• Puri: Puri is prepared with wheat flour and with a small dose of salt, and chefs create small circles of the dough and deep fry it in ghee. When deep frying, these mini poppadum’s blow up to form light and airy balls. In some variations liquids are added inside the ball.

Found: All over India.

  • Raita: A creamy yogurt that is also referred to as curd, and is sometimes filled with salad and onions. It complements the palette after a spicy meal and is always served cold, and always found in a Thali.

Found: All over India.

  • Rogan Josh: A popular dish in the west for its level of spice, here in India it is no different. Typically a lamb curry, and similar to the style of Kashmir, Punjab and Rajasthan, thick meaty curries are derived from this region, and this dish emphasizes this. Cooked with Kashmari Chili and is served with saffron rice or naan bread.

Found: Kashmir but also all over India.

  • Saagwala: Is seen to be a traditional curry in India, and is perfect for vegetarians. Saag can be made from spinach or broccoli and is created with an array of spices that creates this dish to be one creamy green texture that is fit for a warm portion of rice.

Found: Primarily Punjab and Uttar Pradesh.

  • Samosa: Samosa’s are sold at every train station and are a popular find with street vendors. Each samosa is large and enough for a snack. Samosa’s are fried or baked pastries filled with savoury fillings, the most popular are: potato, onion, peas and spices.

Found: All over India.

  • Sorptel: Due to the Portuguese influences on the state, this dish is a stew with the popular Portuguese meat of pork that is first parboiled, diced then sautéed. With large dashes of vinegar to maintain the sour flavour, it is best served with “sanna”, spongy white steamed rice or/and coconut bread.

Found: Goa

  • Tandoori Chicken: Similar to the style of cooking meat on a kebab-with the roasted chicken covered with yogurt and spices such as tandoori masala and spice powder. However when served, the chicken is taken off the skewer. This dish has been the staple creator behind popular UK dishes such as Chicken Tikka Masala.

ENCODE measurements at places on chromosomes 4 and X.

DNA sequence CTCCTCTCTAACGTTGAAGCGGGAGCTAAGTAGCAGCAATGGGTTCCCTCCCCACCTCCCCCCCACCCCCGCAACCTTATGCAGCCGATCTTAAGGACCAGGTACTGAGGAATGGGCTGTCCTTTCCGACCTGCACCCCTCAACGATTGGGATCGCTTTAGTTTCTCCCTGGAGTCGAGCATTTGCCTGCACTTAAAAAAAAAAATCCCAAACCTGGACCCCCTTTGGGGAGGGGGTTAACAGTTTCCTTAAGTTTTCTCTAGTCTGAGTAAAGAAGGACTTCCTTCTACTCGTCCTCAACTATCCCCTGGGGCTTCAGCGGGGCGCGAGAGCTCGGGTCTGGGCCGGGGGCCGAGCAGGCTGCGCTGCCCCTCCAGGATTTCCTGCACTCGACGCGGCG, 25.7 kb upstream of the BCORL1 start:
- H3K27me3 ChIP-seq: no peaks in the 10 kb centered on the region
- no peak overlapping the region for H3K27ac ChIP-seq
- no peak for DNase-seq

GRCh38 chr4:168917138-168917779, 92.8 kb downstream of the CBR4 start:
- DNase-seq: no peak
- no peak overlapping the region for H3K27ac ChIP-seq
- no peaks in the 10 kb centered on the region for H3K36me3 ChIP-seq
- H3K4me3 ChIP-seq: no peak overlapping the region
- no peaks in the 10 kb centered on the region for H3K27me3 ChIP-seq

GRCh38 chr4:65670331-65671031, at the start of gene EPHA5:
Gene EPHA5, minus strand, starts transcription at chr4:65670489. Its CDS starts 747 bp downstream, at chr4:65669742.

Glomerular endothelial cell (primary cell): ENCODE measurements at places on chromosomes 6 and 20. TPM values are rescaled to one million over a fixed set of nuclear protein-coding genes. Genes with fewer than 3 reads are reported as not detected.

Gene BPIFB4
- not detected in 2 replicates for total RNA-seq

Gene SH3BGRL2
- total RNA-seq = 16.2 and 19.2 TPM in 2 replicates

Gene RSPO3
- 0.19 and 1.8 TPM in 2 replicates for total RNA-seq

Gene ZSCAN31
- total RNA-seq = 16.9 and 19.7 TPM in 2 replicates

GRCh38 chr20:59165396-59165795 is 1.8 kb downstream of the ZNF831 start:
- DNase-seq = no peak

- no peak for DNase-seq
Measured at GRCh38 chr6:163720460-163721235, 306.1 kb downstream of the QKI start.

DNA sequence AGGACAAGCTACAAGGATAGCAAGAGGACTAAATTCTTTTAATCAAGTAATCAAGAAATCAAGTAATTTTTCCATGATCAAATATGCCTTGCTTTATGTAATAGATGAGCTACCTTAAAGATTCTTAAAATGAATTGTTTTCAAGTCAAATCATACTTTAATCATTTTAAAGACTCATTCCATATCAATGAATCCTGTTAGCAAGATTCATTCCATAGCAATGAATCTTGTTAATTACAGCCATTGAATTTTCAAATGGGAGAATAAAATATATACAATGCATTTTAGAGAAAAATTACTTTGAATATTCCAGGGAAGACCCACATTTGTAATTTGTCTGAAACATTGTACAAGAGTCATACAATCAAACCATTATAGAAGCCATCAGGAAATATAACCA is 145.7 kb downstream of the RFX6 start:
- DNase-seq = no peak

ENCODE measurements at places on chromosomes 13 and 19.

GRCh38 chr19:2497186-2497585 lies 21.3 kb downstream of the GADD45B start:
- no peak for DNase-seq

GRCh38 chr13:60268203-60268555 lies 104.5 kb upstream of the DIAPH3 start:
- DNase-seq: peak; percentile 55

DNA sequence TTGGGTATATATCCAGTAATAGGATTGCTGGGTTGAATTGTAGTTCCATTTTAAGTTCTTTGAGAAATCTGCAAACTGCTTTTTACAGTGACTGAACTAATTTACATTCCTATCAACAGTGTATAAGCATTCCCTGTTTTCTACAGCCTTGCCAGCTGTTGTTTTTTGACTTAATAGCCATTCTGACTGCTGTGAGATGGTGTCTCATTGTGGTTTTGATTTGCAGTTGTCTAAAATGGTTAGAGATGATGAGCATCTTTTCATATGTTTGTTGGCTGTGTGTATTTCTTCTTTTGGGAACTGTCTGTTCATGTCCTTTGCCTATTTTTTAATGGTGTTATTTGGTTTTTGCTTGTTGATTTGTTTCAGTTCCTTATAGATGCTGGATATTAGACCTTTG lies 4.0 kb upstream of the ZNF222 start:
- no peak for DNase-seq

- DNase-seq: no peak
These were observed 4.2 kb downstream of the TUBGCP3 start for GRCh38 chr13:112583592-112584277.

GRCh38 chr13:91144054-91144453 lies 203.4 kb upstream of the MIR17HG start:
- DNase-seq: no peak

Found: Punjab.

  • Thali: A Thali is a collection of dishes and is the perfect choice for those who find it hard to decide on one curry. Thali’s can be ordered differentiating in region and style for example meat or vegetarian. However, you will usually find when ordering a Thali: a papad, a chapati or piece of naan, rice, raita, chutney, and most commonly: Dal and Aloo Gobi. This dish is great for combining all types of dishes together. A cheap and tantalisingly tasty journey for your taste buds.

Found: All over India, varying in each region.

  • Thenthuk and Butter Tea: Similar to the Vietnamese warm broth of Pho, Thenthuk is a noodle soup that warms you right to your very core. The dish is filled with wheat flour noodles, vegetables and meat. Butter tea is the local Tibetan tea made from obviously: butter. A sickly sweet drink, alas it was not for me, but one to try all the same!

Found: Mcleod Ganj

  • Uttapam: An Uttapam is made out of rice flour and originates from the family of “dosa’s”. However instead of being thin and crispyUttapam’s are instead a soft and doughy flatbread, as if of a pizza. Toppings vary from vegetables, cheese and ham, and are served with a selection of sauces ranging in spice and flavour.

Found: South India.

  • Vindaloo: When cooked in its home location, this dish is cooked with pork because of its Portuguese influences. The dish is marinated in vinegar- popular to the Goan style, including an array of spices to aid the level of heat and spice within the dish.

Found: Goa